You may have heard of a small movie about a big social media company called Facebook, that opened this week. I had the chance to check it out recently, and, after letting it sink in for a few hours – I decided I’d share my thoughts about this movie. First off, The Social Network is a movie that chronicles the first year of Facebook, the online social media website. It centers around the founders of the site and, of course, the drama surrounding all of it. My basic feeling about this movie is that it was (a) well done and (b) fast and loose with the facts. Update: Take a look at this post: The 10 Most Glaring Lies In “The Social Network”.
First thing, I wanted to talk about how well done is. It’s no stretch to think that the director, David Fincher, would make a movie that is polished and technically accurate. I appreciate that too, because some of the dialog needed to be highlighted (the opening scene was allot of fast-talking) and others needed to be handled well (the scene in the loud club). The computer-related stuff was nice too. I tend to see allot of the glaring errors movies make wen they have computers front and center. It’s always seemed that movie makers aren’t interested in knowing the difference between PHP and P2P, and it shows when characters say things that don’t make sense. It takes me out of the movie. In The Social Network, PHP is PHP here, and it’s on display. The fast cutting made it hard to see, but there was a good chance that it was, in fact, a Perl script Mark was working on when he mentions it. Much of the development of FaceMash sounded technically sound and plausible. The truth? that’s another thing entirely.
First thing I should mention, I have never met any of the main characters in this movie. Mark Zuckerberg, Eduardo Saverin, and Sean Parker are all people I admire in their own way, but I have no personal knowledge if what they’re like. Sure, I have spoken to people that have met them – but, that doesn’t really count. What is nice about the Internet though, is that these folks are all out there and, with some effort you can get a bit of a feel for what these guys are like. Let’s take Sean Parker – he comes across in the movie as a slightly feminine, slimy, douchebag that seems to have brought destruction into Zuckerberg’s life. This is a great characterization by Justin Timberlake, but the real Sean Parker is much, much more interesting. You can read a bit more about him in a Vanity Fair article that shows a certain brilliance to Sean’s real-life persona.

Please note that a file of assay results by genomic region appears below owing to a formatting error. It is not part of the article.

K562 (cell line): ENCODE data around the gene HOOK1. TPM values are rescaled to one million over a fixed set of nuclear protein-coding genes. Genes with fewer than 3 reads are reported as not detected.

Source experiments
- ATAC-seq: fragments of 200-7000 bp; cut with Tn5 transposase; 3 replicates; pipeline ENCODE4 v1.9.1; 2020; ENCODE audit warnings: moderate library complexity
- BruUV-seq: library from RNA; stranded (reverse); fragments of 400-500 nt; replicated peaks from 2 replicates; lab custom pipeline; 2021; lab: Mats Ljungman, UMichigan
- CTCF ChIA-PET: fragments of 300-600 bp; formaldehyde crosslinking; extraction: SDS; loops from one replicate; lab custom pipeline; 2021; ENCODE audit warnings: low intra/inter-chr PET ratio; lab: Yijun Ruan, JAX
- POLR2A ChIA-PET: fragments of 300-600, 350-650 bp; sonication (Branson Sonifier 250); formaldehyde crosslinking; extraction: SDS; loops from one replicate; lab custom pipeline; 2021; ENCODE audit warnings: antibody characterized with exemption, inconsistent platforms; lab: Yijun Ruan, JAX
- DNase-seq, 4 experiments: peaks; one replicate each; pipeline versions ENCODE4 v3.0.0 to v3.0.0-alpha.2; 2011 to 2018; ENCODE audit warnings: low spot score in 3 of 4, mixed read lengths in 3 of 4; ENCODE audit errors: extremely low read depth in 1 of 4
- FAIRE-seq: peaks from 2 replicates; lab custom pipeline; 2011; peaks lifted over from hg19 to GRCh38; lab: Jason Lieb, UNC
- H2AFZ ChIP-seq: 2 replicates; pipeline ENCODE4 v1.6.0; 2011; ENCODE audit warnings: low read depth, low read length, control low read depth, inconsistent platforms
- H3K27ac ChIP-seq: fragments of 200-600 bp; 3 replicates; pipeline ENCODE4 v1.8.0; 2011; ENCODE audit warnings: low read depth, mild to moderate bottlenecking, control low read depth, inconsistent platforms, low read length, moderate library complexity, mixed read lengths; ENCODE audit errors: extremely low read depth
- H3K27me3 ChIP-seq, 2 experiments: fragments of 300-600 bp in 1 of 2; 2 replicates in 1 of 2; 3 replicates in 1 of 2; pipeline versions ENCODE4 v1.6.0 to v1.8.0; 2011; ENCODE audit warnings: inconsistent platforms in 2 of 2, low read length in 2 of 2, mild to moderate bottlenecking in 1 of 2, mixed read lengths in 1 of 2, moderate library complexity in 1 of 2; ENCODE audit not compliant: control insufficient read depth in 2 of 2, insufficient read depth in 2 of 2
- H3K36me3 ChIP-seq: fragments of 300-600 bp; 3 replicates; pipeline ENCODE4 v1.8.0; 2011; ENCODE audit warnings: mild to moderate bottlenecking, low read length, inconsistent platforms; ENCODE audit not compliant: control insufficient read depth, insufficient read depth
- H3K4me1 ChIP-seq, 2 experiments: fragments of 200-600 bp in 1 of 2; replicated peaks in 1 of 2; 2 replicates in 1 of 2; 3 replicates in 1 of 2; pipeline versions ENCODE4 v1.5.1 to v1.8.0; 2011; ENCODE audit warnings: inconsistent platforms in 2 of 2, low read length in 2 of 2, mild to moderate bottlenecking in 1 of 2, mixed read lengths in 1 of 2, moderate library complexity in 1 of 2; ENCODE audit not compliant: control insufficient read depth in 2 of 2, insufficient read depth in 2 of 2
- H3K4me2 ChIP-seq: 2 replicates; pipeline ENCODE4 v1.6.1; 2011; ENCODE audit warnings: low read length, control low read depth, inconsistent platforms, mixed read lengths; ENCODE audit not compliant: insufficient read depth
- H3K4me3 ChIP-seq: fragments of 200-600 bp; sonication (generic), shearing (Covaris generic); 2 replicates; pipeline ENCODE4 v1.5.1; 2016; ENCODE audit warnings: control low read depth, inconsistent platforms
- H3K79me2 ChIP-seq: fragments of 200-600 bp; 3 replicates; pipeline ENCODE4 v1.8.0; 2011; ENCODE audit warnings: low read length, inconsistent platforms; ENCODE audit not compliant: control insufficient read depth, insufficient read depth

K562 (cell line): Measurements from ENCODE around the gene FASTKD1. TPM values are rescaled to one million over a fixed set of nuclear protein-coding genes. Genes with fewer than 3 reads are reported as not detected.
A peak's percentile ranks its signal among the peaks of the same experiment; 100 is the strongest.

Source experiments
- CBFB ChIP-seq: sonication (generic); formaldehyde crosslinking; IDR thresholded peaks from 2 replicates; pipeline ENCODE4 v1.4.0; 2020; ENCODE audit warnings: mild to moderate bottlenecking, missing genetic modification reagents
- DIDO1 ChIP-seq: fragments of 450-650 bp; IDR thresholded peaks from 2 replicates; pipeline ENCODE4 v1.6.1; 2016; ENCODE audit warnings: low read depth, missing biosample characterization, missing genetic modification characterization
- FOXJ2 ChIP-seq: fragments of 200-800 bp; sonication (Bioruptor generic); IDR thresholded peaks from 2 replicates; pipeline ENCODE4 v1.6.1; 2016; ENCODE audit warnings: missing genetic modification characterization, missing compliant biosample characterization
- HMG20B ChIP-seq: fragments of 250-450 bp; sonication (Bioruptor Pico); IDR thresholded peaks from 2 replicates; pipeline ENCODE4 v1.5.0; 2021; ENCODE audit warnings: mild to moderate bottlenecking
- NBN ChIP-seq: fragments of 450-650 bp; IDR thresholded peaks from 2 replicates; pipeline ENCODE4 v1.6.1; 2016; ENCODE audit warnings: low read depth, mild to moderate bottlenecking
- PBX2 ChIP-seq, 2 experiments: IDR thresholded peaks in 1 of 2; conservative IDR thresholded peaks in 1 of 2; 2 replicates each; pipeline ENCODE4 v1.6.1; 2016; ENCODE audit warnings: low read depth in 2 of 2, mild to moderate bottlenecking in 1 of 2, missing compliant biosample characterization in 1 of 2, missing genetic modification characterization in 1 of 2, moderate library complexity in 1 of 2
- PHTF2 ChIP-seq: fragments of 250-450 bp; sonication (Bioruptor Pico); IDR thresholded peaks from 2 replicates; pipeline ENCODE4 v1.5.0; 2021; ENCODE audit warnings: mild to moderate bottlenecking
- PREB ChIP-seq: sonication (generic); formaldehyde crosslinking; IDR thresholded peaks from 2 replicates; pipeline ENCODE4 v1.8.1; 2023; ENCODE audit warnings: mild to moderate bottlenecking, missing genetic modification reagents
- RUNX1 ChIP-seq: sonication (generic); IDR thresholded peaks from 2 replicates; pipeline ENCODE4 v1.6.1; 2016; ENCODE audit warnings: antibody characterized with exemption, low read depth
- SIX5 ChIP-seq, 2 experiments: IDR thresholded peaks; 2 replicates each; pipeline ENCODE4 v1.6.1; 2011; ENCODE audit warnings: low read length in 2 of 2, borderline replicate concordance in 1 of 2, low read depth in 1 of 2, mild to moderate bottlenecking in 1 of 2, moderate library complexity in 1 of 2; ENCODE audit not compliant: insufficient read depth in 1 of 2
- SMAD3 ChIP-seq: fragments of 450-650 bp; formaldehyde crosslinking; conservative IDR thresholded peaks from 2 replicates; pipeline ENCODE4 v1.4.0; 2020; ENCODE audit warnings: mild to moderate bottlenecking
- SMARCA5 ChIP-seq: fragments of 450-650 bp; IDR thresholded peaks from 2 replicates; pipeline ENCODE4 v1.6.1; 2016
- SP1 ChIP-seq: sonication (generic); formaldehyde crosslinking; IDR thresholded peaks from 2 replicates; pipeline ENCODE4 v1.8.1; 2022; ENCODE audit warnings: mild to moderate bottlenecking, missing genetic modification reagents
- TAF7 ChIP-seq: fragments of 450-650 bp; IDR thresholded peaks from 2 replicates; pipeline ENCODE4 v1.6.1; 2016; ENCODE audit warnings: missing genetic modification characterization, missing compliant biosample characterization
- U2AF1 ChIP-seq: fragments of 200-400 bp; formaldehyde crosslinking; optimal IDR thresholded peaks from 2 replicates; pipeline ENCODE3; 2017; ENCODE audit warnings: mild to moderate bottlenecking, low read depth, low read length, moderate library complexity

It’s this liberal bending of the truth that is to be expected in a movie. Let’s face it, it’s gotta be interesting to sell ticket right? The funny thing is, as we learn more about Zuckerberg and his early years with Facebook – the truth is turning out to be much more interesting that the movie. The Social Network is almost dated even before it’s released. So, if you are looking for an interesting movie and are curious about a loosely-factual recounting of the beginnings of Facebook, you should go check this out. Don’t expect to see a documentary.
A side note: I thought the movie did a great job of depicting how an idea comes together and turns into something real. It’s possible I’m still just on a “movie high”, but I thought that side of of the picture was well-done.